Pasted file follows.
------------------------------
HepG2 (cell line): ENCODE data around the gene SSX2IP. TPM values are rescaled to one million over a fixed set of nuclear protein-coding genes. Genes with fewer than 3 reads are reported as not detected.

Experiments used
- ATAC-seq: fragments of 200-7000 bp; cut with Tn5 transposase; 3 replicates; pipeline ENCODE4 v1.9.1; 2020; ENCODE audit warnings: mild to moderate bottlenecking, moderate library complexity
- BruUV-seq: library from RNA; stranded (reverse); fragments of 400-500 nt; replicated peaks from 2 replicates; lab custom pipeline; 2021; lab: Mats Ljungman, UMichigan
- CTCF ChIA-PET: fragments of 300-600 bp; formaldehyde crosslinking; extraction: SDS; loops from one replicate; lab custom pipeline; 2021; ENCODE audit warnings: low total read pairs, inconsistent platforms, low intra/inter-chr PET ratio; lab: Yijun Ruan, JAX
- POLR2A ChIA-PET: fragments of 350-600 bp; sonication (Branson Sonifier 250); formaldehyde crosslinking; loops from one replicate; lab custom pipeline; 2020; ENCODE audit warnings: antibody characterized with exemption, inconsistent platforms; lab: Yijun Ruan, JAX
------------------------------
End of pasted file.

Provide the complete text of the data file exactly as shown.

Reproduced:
HepG2 (cell line): ENCODE data around the gene SSX2IP. TPM values are rescaled to one million over a fixed set of nuclear protein-coding genes. Genes with fewer than 3 reads are reported as not detected.

Experiments used
- ATAC-seq: fragments of 200-7000 bp; cut with Tn5 transposase; 3 replicates; pipeline ENCODE4 v1.9.1; 2020; ENCODE audit warnings: mild to moderate bottlenecking, moderate library complexity
- BruUV-seq: library from RNA; stranded (reverse); fragments of 400-500 nt; replicated peaks from 2 replicates; lab custom pipeline; 2021; lab: Mats Ljungman, UMichigan
- CTCF ChIA-PET: fragments of 300-600 bp; formaldehyde crosslinking; extraction: SDS; loops from one replicate; lab custom pipeline; 2021; ENCODE audit warnings: low total read pairs, inconsistent platforms, low intra/inter-chr PET ratio; lab: Yijun Ruan, JAX
- POLR2A ChIA-PET: fragments of 350-600 bp; sonication (Branson Sonifier 250); formaldehyde crosslinking; loops from one replicate; lab custom pipeline; 2020; ENCODE audit warnings: antibody characterized with exemption, inconsistent platforms; lab: Yijun Ruan, JAX